The oldest 'town' in Armenia is a 90,000 BC Stone Age settlement found on the shoresof Lake Yerevan. From there through the Paleolithic period, proof of human settlement is scattered between cave dwellings and stone inscriptions on the Geghama Mountain Range. Suddenly, at the end of the Mesolithic period (between 9000-7000 BC), a complex web of cities and fortified settlements appeared throughout the Ararat valley. Only handfuls of which have been excavated, but enough to show a startlingly developed culture that rivaled those int he Mesopotamian Fertile Crescent.
Armenia’s ‘Fertile Crescent’ was located in two places: at the headwaters of the Euphrates and Tigris, and along the Arax River, its tributaries a series of liquid ribs branching off a central Ararat spine. Within the Ararat valley lies a smaller crescent of land, still bearing the marks of vast marshlands and forests that once covered the entire valley floor. As you wander through this area, you can spot sudden eruptions of the terrain, hills that seem to appear from nowhere. They do not ‘fit’ the contour of the land. These are the remains of the first urban civilization to leave its imprint on the ancient Armenian world: they are the sentinels of the Metsamor and Nairi Kingdoms, 'Armenia's Cradle of Civilization’.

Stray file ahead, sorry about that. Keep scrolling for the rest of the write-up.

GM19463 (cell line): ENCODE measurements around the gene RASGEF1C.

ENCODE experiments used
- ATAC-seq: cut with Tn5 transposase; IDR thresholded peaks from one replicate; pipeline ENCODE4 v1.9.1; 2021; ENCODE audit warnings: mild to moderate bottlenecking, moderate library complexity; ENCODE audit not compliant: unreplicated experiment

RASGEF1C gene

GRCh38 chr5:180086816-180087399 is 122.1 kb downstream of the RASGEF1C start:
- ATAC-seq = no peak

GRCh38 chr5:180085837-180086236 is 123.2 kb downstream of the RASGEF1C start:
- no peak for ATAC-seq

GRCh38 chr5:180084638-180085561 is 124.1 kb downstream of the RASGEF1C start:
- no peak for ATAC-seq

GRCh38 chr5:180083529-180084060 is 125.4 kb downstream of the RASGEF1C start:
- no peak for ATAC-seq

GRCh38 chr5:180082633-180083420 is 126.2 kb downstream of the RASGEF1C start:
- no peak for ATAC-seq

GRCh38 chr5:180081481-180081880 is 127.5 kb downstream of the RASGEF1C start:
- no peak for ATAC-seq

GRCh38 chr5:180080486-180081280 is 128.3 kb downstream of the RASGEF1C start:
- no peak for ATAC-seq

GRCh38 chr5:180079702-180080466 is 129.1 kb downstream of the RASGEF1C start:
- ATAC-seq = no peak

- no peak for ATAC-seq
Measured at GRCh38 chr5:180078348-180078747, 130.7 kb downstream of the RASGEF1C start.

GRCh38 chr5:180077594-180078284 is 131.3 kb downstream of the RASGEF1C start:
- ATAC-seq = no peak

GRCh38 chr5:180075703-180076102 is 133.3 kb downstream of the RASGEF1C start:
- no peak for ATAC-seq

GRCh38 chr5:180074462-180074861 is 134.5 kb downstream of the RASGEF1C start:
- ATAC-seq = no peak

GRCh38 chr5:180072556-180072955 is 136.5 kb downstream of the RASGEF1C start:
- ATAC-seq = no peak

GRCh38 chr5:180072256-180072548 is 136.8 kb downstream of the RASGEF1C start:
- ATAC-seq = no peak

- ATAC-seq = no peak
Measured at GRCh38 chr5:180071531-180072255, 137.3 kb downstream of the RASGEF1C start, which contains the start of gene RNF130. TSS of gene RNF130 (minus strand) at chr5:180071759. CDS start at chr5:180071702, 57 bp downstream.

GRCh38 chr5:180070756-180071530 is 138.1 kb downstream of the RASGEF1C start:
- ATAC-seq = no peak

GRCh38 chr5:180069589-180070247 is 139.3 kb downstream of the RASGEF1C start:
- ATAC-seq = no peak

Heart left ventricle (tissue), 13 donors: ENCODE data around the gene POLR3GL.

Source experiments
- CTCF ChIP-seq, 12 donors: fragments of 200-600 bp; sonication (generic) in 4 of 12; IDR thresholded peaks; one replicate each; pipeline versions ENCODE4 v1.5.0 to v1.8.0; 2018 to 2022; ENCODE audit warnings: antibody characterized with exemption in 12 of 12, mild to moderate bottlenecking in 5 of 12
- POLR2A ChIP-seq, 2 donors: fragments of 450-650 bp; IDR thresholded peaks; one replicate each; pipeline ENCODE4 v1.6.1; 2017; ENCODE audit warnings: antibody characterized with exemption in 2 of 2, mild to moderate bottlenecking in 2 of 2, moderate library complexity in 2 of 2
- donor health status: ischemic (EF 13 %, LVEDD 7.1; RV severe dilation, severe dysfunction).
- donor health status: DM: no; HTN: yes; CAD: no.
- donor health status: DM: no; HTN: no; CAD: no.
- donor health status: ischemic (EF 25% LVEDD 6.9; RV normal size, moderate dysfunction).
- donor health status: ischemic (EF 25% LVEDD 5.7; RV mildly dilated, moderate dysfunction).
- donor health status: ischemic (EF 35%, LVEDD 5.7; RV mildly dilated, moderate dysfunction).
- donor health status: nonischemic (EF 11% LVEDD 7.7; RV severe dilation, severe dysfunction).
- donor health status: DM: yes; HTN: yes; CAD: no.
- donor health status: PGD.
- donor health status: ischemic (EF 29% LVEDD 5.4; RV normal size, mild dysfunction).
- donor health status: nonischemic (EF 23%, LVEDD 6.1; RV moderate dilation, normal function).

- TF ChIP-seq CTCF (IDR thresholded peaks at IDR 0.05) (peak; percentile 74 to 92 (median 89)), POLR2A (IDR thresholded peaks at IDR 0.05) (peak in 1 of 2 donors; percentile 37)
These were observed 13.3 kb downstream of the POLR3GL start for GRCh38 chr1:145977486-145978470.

Between 9000 and 5000 BC, cities appeared at evenly placed spots in this crescent, all of them built around the metal industry. The inhabitants were the first known to forge copper and bronze; and are the first recorded to successfully smelt iron. The metal ore mined in this area was among of the purest in the world, and its effect on urban life was tremendous.